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Nothing common about these pristine 1960 Topps ...


Keep it under your hat, but there are actually times when I get to write up an auction lot where it’s so much fun handling the lot that I would have happily provided the description gratis. That’s not the kind of admission you want to let get too widely disseminated, say, to upper management and the like, but I’m pretty sure they’re too busy counting beans to read my blog. Making a crack like that is a pretty effective way of testing my hypothesis.

Anyway, such was the case with Lot No. 148 in the upcoming Auction, as nice an array of Near-Mint to Mint 1960 Topps Baseball cards as I have seen in, oh, I don’t know, let’s say about 17 years, 11 months and five days. Not that anybody is keeping track.

I’ll tell the story of the best pile of cards I ever let get away from me at a card show in a later blog, but suffice it to say that this lot reminded me of that pile in a big way.


 The auction ( goes live on July 26. Once it does, check out this lot of super high-grade 1960 Topps cards that includes a handful of Hall of Famers and 21 glorious high numbers. Here’s how I described Lot No. 148 for the catalog (in part):

I’ll bet you a shiny new quarter that you’ve never seen a nicer grouping of 222 different 1960 Topps Baseball cards than this. I know I haven’t. Near-Mint to Mint and centering so uniformly nice that I am all done talking about centering. Twenty-one high numbers absolutely as good as the 201 brethren who preceded them. Across the lot, with the greatest number of cards from the first and second series, we have brilliant white borders, blazing colors, trouble-free surfaces front and back, stunning white backs and elegant grays. In short, untouched, marvelous cards, each and every one of them suitable for third-party grading and entombing, if you like that sort of thing. I am simultaneously running out of breath and things to say, which sounds like serendipity, but I want to emphasize how cool this lot is.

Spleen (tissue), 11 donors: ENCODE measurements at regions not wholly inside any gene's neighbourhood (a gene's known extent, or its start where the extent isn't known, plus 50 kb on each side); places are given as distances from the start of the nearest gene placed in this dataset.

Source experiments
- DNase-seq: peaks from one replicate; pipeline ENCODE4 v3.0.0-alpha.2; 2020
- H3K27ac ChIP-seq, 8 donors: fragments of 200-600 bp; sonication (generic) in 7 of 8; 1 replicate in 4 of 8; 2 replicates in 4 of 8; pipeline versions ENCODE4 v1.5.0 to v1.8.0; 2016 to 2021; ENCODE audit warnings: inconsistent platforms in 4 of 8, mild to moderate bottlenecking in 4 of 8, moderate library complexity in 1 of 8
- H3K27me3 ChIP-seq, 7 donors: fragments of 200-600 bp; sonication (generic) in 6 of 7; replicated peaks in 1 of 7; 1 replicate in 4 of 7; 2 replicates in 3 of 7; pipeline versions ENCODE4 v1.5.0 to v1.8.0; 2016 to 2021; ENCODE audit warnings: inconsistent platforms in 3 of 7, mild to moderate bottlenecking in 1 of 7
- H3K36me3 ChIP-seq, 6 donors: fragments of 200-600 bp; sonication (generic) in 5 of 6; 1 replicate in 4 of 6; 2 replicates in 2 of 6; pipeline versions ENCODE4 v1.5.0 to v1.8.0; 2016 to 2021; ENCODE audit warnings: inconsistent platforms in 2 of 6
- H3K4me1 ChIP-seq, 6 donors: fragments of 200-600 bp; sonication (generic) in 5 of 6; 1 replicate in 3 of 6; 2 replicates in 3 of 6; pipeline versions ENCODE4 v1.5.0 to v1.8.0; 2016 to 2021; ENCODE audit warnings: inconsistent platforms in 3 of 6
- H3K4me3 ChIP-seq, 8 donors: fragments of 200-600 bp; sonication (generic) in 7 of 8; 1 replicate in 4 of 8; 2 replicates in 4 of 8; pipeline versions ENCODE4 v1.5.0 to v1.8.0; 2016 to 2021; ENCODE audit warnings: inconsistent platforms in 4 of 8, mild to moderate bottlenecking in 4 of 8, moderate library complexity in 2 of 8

I know I get a little carried away, but I wanted to convey something about a lot that because of its unusual configuration – you wonder how this group came together, this eclectic assortment of a couple HOFers, some nice specials and a bunch of cool minor stars – doesn’t neatly fit into typical categorization. Ultimately, it’s the condition of these cards that must carry the day, and my point here is that the condition is so spectacular that it should handle that challenge nicely.

One more little dab from the catalog:

My guess is that even for collectors who already have a Nr-Mt 1960 Topps set, this lot is worth a wager because these are likely upgrades over the status quo. And just think, I haven’t seen the status quo.

And then I added something about letting the bidding begin, and the rest of you duck and cover. That’s secret boomer code: presumably anybody old enough to have opened a pack of 1960 Topps cards in 1960 would know what it means.

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